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A Dream Within A Dream

Mon Jul 20 20:00:00 2015

A Dream Within A Dream

People tend to look down on shared hosting these days, I find. Which is not entirely unreasonable, because most of it is absolutely terrible.

However, some years back, I discovered the existence of at least one company that isn't - DreamHost. Basic shared hosting packages starting under ten dollars a month as I write (it was more like six when we signed up), complete with ssh access and dynamic FastCGI support.

Now, admittedly, like any hosting company, you'll be able to find plenty of very unhappy ex-customers. What I'm going to say is this - while their uptime and support are not exactly five star service ... you're paying ten bucks a month. What you get is a surprisingly good level of service for the amount of money you're paying.

DreamHost run sites on a single server (though with a shared storage backend with backups and snapshots) - so, yes, if that system goes down, your site is down until they get it sorted. On the other hand, this allows them a simplicity of infrastructure that means that very little else can take your site down, so the sort of structural world-on-fire outages that complex theoretically more resilient loadbalanced setups suffer from pretty much don't happen.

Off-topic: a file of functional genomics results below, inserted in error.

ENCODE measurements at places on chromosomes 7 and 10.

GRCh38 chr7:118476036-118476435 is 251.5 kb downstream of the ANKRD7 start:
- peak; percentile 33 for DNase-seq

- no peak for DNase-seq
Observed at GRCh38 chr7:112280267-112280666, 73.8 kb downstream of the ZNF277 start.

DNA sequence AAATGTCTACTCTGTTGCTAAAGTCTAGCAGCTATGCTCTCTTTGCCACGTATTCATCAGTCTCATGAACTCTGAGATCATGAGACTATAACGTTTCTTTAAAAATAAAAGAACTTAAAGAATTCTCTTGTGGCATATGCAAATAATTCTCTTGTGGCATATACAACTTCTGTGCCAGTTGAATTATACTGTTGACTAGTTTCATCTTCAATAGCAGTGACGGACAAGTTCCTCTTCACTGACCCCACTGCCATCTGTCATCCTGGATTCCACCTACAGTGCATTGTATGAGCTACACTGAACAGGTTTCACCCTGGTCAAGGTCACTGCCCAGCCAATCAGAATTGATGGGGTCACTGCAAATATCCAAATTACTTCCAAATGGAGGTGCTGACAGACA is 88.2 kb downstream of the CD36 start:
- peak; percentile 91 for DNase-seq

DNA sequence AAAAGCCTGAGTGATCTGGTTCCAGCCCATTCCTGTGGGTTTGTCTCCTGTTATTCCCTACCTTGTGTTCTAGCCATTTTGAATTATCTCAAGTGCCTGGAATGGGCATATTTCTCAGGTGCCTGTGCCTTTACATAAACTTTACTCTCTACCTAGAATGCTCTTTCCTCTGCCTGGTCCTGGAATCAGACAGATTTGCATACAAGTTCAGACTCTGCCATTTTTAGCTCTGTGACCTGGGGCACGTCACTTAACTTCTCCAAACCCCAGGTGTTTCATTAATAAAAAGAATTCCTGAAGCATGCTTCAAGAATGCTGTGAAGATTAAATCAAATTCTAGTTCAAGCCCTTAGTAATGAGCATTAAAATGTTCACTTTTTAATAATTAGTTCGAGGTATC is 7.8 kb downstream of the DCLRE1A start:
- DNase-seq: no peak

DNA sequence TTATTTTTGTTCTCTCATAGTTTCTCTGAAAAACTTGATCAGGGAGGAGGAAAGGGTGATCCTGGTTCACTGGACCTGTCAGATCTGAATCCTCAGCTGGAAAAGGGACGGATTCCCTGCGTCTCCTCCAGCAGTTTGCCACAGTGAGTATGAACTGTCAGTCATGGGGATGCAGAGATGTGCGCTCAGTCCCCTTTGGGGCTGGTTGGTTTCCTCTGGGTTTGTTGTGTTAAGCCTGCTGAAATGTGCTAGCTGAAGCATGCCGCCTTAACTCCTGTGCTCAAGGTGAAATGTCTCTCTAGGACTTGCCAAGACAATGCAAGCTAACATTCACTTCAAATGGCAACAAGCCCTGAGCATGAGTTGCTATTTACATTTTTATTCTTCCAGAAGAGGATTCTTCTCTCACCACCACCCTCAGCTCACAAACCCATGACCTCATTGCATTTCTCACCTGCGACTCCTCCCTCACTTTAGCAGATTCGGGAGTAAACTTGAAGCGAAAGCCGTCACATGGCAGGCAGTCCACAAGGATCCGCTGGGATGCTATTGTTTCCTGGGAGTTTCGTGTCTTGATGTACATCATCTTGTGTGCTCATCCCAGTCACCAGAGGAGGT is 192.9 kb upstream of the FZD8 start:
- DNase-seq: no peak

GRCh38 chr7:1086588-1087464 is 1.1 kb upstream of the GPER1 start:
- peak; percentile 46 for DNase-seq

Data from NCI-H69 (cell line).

DreamHost support is ... actually quite smart. First line do appear to read your email and think before they reply, and if something isn't sorted after a couple of back-and-forths, they'll escalate you themselves (I don't believe I've ever had to ask for a ticket to be escalated, first line worked out I'd gone beyond the level of answer they could give by themselves, which I have a lot of respect for). Responses aren't immediate, but aren't that slow, and ... again, for how much you're paying, it's actually quite impressive.

Now, better still, I get to thank them on behalf of the Perl community.

DreamHost have recently (as in late last year) introduced Dream Compute, which is, well, basically "rent a chunk of capacity that can be used for a private OpenStack cloud". I've not had a chance to try it myself, though a couple of sysadmins I know have done and reported back that it continues the vein of "frankly, this is better than I expected for how little it cost".

They've been kind enough to let us have access to a chunk of resources too - for values of "us" meaning the perl-qa team, who focus on toolchain and testing related resources, i.e. the stuff that makes your CPAN installations both complete and proven useful. The tally is that we get to play with up to:

  • 20 instances
  • 40 VCPUs
  • 40Gb RAM
  • 10 Floating IPs
  • 10Tb storage

and can basically chop that up however the current needs of the stuff we're working on dictate.

These resources were made available before this year's QA Hackathon and were extremely helpful to multiple attendees during the hackathon - and continue to be useful going forwards.

So, thanks guys! Much appreciated.

Here's to many more years of being a happy customer and a grateful community member.


-- mst, out.